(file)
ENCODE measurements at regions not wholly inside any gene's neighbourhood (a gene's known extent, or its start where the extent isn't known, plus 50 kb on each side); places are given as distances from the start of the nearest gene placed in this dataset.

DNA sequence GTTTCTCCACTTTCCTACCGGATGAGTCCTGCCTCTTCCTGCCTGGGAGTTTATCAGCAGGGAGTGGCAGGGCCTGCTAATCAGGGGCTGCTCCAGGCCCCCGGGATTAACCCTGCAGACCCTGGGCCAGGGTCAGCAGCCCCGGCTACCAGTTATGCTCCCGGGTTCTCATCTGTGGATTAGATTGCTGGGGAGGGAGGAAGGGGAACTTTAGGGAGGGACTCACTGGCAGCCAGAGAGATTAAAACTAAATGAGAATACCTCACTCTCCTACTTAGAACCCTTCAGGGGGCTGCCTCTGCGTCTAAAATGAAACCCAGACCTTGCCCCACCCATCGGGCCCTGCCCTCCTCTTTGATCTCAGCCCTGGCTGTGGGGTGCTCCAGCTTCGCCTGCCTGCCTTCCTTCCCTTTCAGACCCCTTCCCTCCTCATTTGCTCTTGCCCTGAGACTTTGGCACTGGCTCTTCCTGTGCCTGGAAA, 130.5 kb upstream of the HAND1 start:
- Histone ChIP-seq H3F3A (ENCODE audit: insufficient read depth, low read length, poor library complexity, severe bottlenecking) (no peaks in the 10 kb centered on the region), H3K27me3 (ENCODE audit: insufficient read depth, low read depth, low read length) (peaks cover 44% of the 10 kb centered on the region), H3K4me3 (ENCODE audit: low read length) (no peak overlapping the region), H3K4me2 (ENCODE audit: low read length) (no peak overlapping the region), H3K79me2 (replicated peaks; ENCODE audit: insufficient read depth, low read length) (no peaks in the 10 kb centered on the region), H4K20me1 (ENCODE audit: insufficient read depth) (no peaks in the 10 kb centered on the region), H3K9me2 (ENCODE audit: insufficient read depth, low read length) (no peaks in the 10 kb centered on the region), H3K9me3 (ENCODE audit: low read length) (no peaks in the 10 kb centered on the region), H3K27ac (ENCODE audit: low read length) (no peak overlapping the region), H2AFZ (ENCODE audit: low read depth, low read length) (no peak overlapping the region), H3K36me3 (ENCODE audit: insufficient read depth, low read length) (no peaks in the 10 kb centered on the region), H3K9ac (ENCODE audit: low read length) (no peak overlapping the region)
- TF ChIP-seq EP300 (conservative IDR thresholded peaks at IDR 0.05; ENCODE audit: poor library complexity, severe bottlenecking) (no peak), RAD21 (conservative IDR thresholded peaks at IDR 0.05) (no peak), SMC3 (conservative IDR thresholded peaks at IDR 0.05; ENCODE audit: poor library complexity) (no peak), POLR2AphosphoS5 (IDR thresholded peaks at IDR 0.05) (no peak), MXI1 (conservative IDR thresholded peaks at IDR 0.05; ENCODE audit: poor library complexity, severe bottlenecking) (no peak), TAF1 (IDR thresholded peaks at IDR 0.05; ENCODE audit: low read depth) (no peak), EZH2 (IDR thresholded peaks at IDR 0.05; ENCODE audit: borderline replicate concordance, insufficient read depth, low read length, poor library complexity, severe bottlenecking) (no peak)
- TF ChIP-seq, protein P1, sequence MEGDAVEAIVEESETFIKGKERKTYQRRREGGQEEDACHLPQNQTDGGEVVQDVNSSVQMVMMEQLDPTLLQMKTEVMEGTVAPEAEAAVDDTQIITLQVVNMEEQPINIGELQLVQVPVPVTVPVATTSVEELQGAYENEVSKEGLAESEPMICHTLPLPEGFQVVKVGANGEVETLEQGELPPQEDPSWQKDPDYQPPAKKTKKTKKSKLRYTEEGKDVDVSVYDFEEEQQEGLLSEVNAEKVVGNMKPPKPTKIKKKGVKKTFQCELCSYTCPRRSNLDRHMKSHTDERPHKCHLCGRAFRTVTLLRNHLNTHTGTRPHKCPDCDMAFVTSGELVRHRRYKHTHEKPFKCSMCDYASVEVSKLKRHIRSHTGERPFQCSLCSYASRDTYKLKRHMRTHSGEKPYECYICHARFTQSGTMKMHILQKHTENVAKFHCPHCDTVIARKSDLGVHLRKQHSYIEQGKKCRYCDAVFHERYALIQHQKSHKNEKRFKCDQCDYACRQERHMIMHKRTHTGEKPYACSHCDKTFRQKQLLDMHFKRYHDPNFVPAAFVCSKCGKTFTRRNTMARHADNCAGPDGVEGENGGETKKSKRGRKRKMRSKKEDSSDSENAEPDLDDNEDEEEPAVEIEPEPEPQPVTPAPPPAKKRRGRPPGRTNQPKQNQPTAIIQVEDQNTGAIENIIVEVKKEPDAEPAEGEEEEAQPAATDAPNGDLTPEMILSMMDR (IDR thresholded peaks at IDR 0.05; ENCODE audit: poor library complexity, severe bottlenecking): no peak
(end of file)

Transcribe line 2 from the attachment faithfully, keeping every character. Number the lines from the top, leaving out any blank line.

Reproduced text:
DNA sequence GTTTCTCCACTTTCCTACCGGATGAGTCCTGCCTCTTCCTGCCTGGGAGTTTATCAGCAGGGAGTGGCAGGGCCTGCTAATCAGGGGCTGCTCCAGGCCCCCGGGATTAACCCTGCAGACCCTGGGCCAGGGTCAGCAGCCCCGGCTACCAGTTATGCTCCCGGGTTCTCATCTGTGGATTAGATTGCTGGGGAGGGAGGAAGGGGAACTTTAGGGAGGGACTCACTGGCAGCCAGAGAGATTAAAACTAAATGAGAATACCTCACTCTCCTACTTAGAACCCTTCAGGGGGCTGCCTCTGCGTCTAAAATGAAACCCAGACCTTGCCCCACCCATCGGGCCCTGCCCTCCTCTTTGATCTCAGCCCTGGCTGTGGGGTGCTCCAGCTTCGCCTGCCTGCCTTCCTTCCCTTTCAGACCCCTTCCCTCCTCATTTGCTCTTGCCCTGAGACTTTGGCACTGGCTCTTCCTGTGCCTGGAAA, 130.5 kb upstream of the HAND1 start: